Humans

Twin study shows exams aren’t the only way to accurately assess kids at school

Perhaps your teacher is just a good a judge of your academic prowess as an exam paper – and that could help reduce some of the exam workload on kids as they go through school.

Researchers looked at data collected on more than 5,000 pairs of twins in the UK, and found that teacher assessments correlated strongly with exam scores across English, maths and science between from ages 7 to 14.

Additionally, teacher assessments were also found to accurately predict how students fared at GCSE and A-level exams (usually taken at age 16 and age 18, respectively).

“Teacher assessments account for ~90 percent of the combined prediction (teacher ratings and earlier test scores) of exam performance at ages 16 and 18,” the team writes in the “key points” summary of their paper.

“We have shown for the first time that teacher assessments predict GCSE and A-level results just as well as earlier exam scores,” says one of the researchers, Kaili Rimfeld from King’s College London in the UK.

“The fact that exam scores correlate so highly with the teacher assessments raises questions about the value of the testing culture that characterises compulsory education in the UK.”

In a novel twist on education research, the study was also able to factor in genetic influences on academic performance by tapping into an existing large-scale collection of data on UK twins.

“We have demonstrated a remarkably high agreement between teacher assessments and standardised tests, both phenotypically and genetically,” the researchers conclude.

The use of exams from an early age to assess pupil progress continues to be a topic of controversy in the UK and elsewhere – there are questions over the pressure it puts on children and on teachers to meet targets.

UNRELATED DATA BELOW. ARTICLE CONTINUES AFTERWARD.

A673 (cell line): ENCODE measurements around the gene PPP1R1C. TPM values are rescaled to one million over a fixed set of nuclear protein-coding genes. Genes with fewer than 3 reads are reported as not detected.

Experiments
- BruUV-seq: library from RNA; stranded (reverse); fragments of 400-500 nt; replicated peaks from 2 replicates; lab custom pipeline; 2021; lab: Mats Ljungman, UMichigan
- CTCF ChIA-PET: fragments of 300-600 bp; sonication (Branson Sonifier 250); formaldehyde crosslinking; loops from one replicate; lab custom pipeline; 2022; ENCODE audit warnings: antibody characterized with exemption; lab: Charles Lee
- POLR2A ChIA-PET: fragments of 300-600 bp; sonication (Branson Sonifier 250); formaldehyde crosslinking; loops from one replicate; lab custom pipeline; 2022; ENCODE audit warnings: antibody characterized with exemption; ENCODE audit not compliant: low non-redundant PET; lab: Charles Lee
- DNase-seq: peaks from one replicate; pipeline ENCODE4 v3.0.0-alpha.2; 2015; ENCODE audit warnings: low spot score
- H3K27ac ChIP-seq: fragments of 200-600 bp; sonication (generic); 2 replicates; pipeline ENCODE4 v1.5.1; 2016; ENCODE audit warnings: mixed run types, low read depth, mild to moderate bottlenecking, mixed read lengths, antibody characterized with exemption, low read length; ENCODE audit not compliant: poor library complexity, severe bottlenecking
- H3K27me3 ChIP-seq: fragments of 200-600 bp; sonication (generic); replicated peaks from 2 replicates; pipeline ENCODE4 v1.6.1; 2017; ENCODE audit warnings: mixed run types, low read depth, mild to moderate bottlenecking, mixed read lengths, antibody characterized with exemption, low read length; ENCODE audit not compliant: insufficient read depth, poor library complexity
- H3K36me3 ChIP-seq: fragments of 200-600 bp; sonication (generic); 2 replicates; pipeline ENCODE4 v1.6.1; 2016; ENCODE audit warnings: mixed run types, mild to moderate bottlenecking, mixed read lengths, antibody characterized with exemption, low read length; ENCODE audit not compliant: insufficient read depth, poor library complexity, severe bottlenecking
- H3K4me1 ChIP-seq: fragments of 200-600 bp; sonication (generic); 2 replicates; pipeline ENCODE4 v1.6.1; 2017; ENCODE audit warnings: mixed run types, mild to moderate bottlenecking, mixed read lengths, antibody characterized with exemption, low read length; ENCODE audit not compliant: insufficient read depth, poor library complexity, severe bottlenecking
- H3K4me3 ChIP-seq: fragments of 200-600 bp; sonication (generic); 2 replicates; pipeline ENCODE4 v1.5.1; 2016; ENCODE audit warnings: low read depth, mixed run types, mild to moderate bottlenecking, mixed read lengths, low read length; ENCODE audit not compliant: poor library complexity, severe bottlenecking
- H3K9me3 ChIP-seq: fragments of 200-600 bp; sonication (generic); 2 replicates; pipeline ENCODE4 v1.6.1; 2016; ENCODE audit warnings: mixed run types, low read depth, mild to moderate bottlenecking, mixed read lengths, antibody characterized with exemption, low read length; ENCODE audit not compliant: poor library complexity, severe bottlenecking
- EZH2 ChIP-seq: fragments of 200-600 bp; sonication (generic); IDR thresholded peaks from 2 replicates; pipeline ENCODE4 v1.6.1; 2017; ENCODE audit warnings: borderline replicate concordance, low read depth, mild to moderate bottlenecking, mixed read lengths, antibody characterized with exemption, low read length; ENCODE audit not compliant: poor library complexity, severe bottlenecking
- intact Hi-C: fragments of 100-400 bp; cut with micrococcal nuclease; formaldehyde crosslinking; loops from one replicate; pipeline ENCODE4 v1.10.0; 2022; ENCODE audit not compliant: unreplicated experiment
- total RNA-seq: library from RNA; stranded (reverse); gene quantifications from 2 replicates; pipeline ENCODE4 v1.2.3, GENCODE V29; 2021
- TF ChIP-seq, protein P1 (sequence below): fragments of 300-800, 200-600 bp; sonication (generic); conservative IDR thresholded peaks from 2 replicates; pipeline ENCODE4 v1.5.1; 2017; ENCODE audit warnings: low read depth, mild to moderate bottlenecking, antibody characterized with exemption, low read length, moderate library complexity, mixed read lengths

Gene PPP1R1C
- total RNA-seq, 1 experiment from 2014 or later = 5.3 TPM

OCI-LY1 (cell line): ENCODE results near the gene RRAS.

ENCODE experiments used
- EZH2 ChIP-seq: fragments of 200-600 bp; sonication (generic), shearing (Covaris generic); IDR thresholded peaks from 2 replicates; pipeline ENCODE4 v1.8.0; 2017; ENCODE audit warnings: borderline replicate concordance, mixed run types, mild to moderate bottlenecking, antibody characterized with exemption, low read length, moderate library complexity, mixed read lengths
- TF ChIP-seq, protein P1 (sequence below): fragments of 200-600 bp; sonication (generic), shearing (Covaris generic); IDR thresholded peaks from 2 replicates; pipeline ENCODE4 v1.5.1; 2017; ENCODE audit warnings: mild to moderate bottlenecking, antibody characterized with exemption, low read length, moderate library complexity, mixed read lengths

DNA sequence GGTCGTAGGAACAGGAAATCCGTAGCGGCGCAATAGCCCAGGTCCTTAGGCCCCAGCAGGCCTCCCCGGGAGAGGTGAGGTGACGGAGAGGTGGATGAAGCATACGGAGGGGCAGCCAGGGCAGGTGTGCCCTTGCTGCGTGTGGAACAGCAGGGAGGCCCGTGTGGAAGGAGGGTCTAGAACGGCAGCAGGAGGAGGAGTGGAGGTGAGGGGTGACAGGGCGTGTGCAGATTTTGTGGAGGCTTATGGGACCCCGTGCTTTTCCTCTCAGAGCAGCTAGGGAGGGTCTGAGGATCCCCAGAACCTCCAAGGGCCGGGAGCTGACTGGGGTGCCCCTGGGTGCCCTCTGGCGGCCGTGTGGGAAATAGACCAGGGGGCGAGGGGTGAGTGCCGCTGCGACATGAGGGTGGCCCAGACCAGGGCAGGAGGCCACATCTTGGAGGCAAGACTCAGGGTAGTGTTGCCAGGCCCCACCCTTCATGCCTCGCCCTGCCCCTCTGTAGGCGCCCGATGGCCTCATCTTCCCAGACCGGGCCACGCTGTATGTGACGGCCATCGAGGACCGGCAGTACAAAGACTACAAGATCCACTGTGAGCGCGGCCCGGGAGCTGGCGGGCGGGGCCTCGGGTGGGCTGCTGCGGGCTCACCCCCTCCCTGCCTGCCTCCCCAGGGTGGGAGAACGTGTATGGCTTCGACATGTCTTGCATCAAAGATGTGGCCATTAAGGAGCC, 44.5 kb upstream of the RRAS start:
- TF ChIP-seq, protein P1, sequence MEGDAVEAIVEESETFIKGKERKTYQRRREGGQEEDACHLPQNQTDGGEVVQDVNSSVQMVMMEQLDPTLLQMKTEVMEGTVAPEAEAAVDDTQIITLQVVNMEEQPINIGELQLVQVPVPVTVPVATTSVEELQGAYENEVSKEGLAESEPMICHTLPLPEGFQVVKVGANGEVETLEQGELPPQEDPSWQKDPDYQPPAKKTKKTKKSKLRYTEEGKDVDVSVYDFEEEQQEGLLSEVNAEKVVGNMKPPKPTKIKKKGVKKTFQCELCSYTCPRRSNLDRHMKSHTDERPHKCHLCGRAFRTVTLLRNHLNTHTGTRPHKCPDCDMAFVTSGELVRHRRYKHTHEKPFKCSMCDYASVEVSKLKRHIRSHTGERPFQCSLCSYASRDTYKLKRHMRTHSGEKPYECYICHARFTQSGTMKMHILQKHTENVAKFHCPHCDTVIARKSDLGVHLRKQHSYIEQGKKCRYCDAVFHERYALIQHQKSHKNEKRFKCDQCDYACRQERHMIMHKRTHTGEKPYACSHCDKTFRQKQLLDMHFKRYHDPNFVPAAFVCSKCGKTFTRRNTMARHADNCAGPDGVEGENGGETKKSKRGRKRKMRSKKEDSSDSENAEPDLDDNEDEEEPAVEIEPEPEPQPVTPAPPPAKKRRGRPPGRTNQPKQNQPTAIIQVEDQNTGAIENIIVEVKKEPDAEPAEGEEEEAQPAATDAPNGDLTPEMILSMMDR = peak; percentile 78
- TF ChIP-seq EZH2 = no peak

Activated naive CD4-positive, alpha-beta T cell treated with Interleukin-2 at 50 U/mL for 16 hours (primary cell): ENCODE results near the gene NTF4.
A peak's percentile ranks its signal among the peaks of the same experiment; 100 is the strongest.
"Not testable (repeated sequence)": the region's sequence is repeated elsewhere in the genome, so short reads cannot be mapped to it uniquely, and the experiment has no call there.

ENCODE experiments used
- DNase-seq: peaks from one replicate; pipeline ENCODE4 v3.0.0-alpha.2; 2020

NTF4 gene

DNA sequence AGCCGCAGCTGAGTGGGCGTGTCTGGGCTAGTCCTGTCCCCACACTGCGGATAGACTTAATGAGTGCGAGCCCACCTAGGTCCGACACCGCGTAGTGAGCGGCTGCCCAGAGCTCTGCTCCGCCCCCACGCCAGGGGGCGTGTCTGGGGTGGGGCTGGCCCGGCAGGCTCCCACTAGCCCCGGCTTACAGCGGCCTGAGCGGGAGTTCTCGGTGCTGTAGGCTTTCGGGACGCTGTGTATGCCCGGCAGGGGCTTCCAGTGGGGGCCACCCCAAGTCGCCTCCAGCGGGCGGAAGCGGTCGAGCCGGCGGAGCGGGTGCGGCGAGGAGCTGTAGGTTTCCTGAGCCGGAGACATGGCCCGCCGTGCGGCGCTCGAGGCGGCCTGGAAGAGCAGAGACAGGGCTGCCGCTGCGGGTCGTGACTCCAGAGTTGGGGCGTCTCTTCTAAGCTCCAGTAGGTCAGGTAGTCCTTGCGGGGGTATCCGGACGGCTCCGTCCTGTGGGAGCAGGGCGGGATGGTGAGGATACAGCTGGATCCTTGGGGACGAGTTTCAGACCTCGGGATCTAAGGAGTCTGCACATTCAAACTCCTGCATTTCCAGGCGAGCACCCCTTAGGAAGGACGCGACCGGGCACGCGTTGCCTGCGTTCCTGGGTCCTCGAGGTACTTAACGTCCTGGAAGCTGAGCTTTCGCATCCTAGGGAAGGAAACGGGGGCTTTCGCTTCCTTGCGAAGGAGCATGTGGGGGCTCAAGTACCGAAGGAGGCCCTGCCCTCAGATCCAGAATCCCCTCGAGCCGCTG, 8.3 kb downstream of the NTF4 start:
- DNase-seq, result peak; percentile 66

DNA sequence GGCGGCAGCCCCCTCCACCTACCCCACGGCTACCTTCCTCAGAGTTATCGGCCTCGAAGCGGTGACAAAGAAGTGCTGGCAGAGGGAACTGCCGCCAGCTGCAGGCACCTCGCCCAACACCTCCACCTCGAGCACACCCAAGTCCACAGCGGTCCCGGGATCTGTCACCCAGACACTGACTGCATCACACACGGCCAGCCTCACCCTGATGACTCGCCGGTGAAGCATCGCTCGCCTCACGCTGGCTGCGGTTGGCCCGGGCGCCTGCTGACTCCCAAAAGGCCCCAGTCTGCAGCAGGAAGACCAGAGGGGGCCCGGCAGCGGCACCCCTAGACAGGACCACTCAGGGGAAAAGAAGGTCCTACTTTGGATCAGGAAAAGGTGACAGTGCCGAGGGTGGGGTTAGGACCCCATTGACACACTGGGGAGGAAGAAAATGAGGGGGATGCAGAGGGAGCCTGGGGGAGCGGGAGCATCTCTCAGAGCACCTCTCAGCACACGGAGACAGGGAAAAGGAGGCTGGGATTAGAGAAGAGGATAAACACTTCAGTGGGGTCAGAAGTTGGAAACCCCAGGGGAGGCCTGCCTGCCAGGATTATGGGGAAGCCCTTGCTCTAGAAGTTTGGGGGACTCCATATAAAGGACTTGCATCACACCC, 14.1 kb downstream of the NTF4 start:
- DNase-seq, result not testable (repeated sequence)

As well as GCSEs at age 16 and A-levels at age 18, children in the UK take SATS tests at age 7 and age 11. The researchers are suggesting that some of that burden could be eased through the use of teacher assessments, as the results largely match.

“While testing can stimulate both pupils and teachers to focus their efforts, high-stakes exams may shift the educational experience away from learning towards exam performance,” says one of the team, Margherita Malanchini from the University of Texas at Austin.

“For these reasons, we suggest that teacher assessments could be relied on for monitoring progress, instead of exam scores, in particular during earlier school years.”

The team behind the study is keen to emphasise that exams should still play an important role in education, and that teachers shouldn’t be given any extra workload – but that existing assessments could stand in for exams in some cases.

After all, the stakes are high: exam performance and educational standards play a big part in affecting the future direction of individuals and communities as a whole, the researchers point out.

“Our results should inform the debate about testing during both primary and secondary education,” says Malanchini.

“Trusting teachers to implement the curriculum and monitor progress could benefit the well-being of pupils and teachers and help to bring joy back to the classroom.”

The research has been published in the Journal of Child Psychology and Psychiatry.

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